Our distinguished moderator, Riz Khan, spoke from a lifetime’s experience at high levels of journalism. He asked how we could get journalists to present the human stories that have been revealed in our exchanges, so as to enhance global understanding and promote global action. Sadly, many of the participants recounted personal experiences of the negative role that contemporary media can sometimes play: with its emphasis upon conflict, disagreement, anger, celebrity and sensation. Yet if only the media could have recorded the dialogue of this forum, it might have contributed to greater understanding of the need for action and of the ways action should be approached. In a sense, the lack of media involvement at this Thematic Segment represented a loss of opportunity. Yet would all participants have spoken so sincerely and directly, under the gaze of the modern global inquisition?
One of the powerful images seared into our minds was the short extract from the film displayed by the Egyptian delegate. The sight of a human family, in a humble village, confronting the realities of HIV infection, brought us down to earth with a thud. HIV/AIDS is not only a theoretical construct. It is full of human dilemma, burdens, pressures and fears.
If there was one theme that was not sufficiently explored during the dialogue, it was the relevance of law to intellectual property law reform. In the current predicament of the Global Fund and the falling availability of ART, the need to re-align patent law in particular, and to reconcile it with universal human rights is urgent and plain. This was raised by the speaker for EAA, addressing an ecumenical approach to law and HIV. She emphasised the importance of a dialogue between faith-based organisations. Such a dialogue has been attempted by UNAIDS, in a major meeting in Den Dolder in The Netherlands in 2010. Yet finding common ground is sometimes painful because of the common understandings of scriptural texts. Occasionally, these can be put to one side with the embrace of a practical focus upon legal reforms that do not require unsettling explorations of traditional religious perspectives.
From a secular point of view, the delegate of Brazil described the strong initiatives taken by successive governments in that country. More than 200,000 Brazilian citizens are currently on ART treatment. Brazil has led the way in invoking flexibilities under the TRIPS Agreement of the World Trade Organisation. It has issued compulsory licences. It has insisted on fulfilment of the fundamental human rights of its citizens. It showed what can be done in an effective engagement with the HIV epidemic. Several civil society speakers addressed the issue of patent law and HIV. But we will hear more of this in the work of the UNDP Global Commission, for it is in the forefront of that body’s deliberations.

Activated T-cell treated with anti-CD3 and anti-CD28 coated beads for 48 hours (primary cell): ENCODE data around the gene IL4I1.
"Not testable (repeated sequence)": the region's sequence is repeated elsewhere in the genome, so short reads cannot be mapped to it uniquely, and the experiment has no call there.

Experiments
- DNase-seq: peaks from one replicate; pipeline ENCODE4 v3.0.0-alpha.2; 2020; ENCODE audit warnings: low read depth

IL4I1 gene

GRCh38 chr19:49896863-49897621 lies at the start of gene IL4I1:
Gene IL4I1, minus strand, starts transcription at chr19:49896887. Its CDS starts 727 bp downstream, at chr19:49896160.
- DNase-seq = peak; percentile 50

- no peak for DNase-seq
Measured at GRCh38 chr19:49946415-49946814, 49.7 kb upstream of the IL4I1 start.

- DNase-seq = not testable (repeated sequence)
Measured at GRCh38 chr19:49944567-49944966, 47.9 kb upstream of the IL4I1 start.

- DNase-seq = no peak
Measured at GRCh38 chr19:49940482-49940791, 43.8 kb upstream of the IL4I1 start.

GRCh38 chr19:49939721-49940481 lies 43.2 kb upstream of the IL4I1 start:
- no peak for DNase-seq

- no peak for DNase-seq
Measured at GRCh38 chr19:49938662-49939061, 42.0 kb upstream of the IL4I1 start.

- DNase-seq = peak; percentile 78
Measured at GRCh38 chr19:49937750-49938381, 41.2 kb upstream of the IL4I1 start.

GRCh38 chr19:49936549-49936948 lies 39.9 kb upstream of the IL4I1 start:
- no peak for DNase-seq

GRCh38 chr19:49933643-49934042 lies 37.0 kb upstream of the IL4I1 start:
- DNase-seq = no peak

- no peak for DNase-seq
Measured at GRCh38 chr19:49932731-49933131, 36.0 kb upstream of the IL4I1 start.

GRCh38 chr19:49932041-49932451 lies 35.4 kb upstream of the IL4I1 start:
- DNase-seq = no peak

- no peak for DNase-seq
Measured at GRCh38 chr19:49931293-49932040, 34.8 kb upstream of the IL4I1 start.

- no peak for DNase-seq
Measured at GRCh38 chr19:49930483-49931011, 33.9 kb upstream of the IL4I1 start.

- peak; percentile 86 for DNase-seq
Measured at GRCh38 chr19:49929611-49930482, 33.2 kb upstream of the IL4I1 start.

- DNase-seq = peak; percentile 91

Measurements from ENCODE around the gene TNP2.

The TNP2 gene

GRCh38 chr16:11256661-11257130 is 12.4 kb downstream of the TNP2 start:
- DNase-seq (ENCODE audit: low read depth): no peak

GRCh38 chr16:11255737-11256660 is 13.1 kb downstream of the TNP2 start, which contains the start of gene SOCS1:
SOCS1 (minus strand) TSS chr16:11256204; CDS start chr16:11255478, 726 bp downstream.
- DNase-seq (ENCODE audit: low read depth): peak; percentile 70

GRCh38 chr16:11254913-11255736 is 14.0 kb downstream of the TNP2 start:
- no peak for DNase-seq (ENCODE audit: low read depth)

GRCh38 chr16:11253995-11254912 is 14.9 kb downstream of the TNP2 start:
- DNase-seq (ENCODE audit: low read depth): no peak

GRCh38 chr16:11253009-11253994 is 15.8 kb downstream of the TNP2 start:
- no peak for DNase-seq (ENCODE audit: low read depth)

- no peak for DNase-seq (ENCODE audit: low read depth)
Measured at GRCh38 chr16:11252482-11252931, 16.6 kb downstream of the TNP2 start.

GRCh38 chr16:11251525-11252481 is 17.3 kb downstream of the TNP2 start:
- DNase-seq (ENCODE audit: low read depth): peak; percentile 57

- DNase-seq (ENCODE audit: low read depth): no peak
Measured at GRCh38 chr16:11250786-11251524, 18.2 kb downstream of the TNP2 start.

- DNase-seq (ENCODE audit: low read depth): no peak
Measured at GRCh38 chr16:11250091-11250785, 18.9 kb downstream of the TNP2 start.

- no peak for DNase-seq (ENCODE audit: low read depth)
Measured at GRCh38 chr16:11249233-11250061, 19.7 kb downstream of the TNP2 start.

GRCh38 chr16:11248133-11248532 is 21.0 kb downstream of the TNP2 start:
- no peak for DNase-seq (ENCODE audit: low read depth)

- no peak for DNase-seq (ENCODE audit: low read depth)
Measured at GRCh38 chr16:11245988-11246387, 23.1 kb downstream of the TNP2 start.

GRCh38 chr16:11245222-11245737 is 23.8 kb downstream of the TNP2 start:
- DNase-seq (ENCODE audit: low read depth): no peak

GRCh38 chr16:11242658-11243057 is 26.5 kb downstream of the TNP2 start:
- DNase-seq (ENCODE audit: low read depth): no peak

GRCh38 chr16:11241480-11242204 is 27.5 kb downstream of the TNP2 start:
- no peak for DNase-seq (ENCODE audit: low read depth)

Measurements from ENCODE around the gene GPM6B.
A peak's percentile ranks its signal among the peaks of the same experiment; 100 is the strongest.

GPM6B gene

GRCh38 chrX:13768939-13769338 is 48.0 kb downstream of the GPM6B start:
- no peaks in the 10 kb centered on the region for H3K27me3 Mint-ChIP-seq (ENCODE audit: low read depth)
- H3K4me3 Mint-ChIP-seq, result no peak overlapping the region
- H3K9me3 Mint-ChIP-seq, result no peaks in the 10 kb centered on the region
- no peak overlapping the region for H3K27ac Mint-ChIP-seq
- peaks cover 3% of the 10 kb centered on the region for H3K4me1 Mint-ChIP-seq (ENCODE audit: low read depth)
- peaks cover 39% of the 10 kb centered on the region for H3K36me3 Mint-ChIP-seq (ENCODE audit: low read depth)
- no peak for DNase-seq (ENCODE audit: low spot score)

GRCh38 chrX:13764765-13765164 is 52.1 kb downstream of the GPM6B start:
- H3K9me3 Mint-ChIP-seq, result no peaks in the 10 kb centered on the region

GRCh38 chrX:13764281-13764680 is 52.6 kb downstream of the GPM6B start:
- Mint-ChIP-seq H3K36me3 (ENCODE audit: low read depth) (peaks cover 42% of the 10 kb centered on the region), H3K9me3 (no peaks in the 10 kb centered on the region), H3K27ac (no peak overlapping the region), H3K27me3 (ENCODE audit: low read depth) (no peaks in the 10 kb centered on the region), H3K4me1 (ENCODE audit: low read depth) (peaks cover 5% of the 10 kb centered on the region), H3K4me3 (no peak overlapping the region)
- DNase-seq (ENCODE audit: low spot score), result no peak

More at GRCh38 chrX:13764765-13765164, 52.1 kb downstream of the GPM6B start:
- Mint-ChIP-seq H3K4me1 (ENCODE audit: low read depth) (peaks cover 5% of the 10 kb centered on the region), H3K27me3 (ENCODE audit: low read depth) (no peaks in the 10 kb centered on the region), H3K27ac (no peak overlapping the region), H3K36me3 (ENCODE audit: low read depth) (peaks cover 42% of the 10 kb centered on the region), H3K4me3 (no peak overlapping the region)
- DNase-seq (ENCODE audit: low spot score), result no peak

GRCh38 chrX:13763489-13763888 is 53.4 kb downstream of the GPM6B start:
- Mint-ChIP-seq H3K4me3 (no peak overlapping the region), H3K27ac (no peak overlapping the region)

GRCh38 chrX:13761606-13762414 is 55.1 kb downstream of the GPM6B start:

New initiatives of many countries, often supported by legal change, were described and listened to for the lessons they hold for us all. Thus the Kenyan delegate described the establishment of the Equity Tribunal in that country which permits ready access to independent decision-makers who will deal with complaints of discrimination and disadvantage towards PLWHAs. The reform of the police and other officials and the education of the public sector, so as to redress stigma, was another lesson that Kenya may have to offer this. When asked why and how these initiatives had been taken, the Kenyan delegate insisted that they were necessary to enhance the basic rights of the 1.6 million citizens of Kenya who are living with HIV.
The delegate of Finland described the facilities of needle exchange and harm reduction for IDU citizens in that country and the provision to them of health advice aimed at reducing the risks of HIV infection. The outcome of this strategy has been a much lower rate of infection that exists in Finland’s great neighbour, Russia, just across the border. Earlier in the week, the members of the PCB heard the distinguished delegate of Russia acknowledging the need of governments everywhere to keep their minds open to new ideas and to new strategies where old ways in the law have not helped, but have hindered, the global and national struggle against HIV.
The delegate of Togo described new laws dealing with domestic violence, which can often expose women to special vulnerability to infection. And laws adopted in that country to safeguard the legal rights of widows, left behind when their husbands have died of AIDS.
Several delegations, including those of Japan and Sweden, emphasised the need to include civil society in the drafting of laws on HIV and in educating the community, including judges and police, in confronting and overcoming stigma so as to reach out to those most at risk and in need.